## Description

PART 1 Calculator utilizing Ripple Carry Adder (RCA)

PART 2 Calculator utilizing Carry Lookahead Adder (CLA)

PART 3 Speed and Area Comparison of RCA v/s CLA

Objectives

This FPGA application development assignment builds on your knowledge of datapath

component design to implement a calculator that adds two 4-bit. The numbers are to be

entered using the Basys3 board switches and the result of addition will be stored on a 5-

bit register controlled by a button. The number stored on the register is displayed on the

LEDs.

The design of the calculator will be done using two different adder designs, namely,

ripple carry adder (RCA) and carry look-ahead adder (CLA). The designs will be

followed by a small analysis exercise to understand the differences in complexity and

delay of the two architectures.

Figure 1. Adder, Register controlled by Store Button, and Output LEDs

Equipment

● PC or compatible

● Digilent’s Basys3 FPGA Evaluation Board

Software

● Xilinx Vivado Design Software Suite

Part 1. Ripple Carry Adder

The basic building block of a great variety of adders is the full adder. The full adder adds

two input bits (a and b) and a carry-in bit (c), and outputs a sum bit (s) and a carry-out

bit (co). The adder is defined by the following equations –

𝑐𝑜 = 𝑏𝑐 + 𝑎𝑐 + 𝑎𝑏

𝑠 = 𝑎 ⊕ 𝑏 ⊕ 𝑐

Multiple full adders can be cascaded to enable the addition of two N-bit numbers. A

ripple carry adder is an adder in which the carry-out of one adder is the carry-in of the

next adder. Figure 2 shows an adder design that adds two 4-bit numbers [a3…a0] &

[b3…b0] and carry-in, and returns a sum and carry-out.

Figure 2. Ripple Carry Adder – Block Diagram

Procedure

Step 1 (Design) – Design a 4-bit ripple carry adder using the data-flow style of

Verilog. The design should consist of three modules –

– Full-Adder

– 4-bit Adder

– Register Logic

As shown in Figure 1, it is required to load the result of the adder (Cout and Sum bits)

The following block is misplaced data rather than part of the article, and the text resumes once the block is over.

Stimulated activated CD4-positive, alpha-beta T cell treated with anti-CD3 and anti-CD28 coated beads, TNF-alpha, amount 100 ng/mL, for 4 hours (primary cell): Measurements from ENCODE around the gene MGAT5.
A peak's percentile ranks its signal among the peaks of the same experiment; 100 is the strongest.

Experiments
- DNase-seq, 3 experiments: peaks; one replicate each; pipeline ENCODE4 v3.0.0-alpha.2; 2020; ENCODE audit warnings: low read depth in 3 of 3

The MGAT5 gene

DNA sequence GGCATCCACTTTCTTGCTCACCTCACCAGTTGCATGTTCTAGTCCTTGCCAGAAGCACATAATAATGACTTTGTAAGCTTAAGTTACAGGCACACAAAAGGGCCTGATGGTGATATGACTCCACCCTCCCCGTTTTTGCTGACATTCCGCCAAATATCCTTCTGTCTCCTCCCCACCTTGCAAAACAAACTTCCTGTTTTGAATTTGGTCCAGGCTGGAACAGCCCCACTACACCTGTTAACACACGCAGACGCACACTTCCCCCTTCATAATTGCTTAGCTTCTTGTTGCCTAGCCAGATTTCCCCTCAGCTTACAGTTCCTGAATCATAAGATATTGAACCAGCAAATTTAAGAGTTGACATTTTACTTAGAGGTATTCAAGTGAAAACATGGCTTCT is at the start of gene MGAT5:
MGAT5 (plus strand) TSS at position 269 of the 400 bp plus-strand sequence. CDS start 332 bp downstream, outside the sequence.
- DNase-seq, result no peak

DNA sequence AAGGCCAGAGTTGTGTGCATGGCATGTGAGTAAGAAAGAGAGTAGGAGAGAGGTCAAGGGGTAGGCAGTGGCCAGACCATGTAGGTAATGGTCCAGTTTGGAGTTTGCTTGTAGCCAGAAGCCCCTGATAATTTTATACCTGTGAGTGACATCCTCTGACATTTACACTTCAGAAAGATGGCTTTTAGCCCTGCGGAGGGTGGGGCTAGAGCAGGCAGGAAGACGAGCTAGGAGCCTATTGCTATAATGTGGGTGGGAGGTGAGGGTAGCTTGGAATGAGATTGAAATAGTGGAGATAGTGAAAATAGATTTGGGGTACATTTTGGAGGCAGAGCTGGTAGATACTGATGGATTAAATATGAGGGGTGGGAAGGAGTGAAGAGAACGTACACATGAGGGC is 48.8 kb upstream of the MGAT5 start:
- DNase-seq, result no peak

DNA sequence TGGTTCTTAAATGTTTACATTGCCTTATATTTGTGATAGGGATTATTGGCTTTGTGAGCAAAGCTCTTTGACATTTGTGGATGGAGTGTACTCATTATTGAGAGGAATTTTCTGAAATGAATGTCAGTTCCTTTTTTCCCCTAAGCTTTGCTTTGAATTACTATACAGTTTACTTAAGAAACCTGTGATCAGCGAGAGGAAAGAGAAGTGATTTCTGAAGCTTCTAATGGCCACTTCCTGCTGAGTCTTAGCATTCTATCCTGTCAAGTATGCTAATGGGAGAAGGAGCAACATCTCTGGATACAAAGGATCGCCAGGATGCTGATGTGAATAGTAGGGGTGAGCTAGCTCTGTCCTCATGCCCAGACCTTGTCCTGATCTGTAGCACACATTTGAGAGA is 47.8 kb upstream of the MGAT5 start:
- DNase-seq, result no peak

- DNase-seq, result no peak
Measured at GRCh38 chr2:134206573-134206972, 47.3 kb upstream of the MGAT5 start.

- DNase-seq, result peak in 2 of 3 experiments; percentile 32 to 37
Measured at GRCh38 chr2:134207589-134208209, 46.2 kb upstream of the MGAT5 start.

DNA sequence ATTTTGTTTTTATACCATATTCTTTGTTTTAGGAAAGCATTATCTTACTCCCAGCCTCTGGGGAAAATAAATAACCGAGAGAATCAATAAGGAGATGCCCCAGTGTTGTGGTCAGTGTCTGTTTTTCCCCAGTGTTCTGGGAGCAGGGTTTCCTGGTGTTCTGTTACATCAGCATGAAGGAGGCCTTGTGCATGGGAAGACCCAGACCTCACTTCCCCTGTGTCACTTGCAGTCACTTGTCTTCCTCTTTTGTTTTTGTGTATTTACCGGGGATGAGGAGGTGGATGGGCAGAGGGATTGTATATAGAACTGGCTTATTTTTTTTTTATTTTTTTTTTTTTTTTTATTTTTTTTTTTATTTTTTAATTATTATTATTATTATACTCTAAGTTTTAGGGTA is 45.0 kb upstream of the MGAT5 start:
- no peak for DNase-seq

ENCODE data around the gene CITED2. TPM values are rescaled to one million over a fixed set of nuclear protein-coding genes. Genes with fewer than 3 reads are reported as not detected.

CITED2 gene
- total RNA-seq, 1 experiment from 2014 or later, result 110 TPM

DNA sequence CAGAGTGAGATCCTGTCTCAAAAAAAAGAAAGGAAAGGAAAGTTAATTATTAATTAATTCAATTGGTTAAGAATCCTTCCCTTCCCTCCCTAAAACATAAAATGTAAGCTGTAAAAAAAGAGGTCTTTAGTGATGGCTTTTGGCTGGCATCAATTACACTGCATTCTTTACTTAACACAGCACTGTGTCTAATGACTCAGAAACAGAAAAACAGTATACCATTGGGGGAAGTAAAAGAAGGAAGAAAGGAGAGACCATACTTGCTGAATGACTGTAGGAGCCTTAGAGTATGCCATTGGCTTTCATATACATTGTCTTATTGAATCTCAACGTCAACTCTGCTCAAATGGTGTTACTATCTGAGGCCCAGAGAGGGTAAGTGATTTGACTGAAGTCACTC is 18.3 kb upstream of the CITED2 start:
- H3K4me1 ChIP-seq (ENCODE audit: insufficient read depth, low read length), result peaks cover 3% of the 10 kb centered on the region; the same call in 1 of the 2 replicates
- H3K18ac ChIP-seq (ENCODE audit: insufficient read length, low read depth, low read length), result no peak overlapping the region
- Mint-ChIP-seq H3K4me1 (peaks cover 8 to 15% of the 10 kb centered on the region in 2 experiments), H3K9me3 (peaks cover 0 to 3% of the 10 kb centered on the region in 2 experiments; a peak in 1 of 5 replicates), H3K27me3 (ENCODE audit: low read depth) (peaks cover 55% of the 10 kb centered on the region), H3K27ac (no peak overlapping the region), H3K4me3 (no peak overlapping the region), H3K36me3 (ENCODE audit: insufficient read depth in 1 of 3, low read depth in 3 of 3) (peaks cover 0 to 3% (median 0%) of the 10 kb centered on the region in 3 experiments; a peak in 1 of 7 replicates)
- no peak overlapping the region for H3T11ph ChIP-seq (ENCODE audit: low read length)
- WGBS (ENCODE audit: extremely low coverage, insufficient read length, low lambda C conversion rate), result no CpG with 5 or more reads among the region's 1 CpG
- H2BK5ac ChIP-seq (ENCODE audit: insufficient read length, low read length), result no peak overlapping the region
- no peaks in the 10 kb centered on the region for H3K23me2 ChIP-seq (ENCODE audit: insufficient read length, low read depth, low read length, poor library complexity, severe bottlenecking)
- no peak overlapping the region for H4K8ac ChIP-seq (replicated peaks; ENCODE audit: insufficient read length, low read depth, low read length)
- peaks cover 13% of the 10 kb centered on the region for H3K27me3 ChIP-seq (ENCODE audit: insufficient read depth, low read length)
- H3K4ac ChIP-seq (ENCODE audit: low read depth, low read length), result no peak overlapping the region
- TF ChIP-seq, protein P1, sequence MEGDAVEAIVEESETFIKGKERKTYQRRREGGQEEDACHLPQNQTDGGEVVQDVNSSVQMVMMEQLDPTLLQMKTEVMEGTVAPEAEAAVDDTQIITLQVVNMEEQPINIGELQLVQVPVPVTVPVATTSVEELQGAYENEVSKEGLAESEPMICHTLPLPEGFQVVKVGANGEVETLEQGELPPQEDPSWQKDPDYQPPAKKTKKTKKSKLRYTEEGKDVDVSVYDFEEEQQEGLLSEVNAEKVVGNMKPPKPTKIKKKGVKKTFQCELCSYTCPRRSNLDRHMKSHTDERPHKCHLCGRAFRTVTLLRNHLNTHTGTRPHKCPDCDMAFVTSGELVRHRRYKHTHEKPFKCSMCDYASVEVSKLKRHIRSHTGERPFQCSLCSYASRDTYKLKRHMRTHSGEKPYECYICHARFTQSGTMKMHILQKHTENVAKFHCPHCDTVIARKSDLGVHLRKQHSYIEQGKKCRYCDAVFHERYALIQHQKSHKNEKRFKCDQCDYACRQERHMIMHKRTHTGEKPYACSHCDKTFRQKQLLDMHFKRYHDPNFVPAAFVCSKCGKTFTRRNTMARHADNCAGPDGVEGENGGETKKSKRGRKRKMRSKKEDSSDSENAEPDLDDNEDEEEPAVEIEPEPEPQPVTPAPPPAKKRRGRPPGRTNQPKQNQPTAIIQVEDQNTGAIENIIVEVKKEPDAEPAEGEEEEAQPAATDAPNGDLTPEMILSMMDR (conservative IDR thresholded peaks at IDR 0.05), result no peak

into a 5-bit register (the MSB bit must be loaded with Cout and the remaining four bits

with the Sum bits). Consider a 5-bit register as a set of 5 flip-flops, which loads the value

on its input to the output at the positive edge of the clock if it is enabled. The I/O

definitions for the modules is given in Figure 3, and this information should be used to

build the code.

Note that the full_adder and register_logic blocks needs to be instantiated inside the

RCA_4bits module, and hence, RCA_4bits module will be the top-level block for this

design. The loaded value on the register (“Q”) will be a concatenation of the output Sum

bits and the Cout bit. The value won’t be reflected on the LEDs unless the enable button

is pressed.

Figure 3. Module I/O definitions for RCA, full adder and register logic modules

Step 2 (Verification) – To verify the design, create a testbench that tests the input

combinations mentioned as part of Table 1.

A[3:0] B[3:0] Cin Sum[3:0] Cout

0001 0101 0 ? ?

0111 0111 0 ? ?

1000 0111 1 ? ?

1100 0100 0 ? ?

1000 1000 1 ? ?

1001 1010 1 ? ?

1111 1111 0 ? ?

Table 1. Testcases for Ripple Carry Adder Verification

Step 3 (Synthesis and Implementation) – After behavioral simulation, the

constraints file needs to be created according to the following mapping specifications –

– “clk” input port to internal clock W5

– “enable” input port to button U18

– “A[3:0]” input ports to switches SW[3:0]

– “B[3:0]” input ports to switches SW[7:4]

– “Cin” input port to switch SW8

– “Q[4:0]” output ports to LEDs LD[4:0]

Part 2. Carry Lookahead Adder

In this part of the lab, a faster adder called the Carry Look-Ahead Adder will be

designed. In the case of the ripple carry adder, the sum and the output carry cannot be

produced until the input carry of the previous stage is available. This leads to delay

which grows linearly with the number of bits. The carry look-ahead adder is a faster

adder: it reduces the propagation delay at the cost of using more gates. (In Part 3 of this

lab, the comparison between the delay and the complexity of the two adders needs to be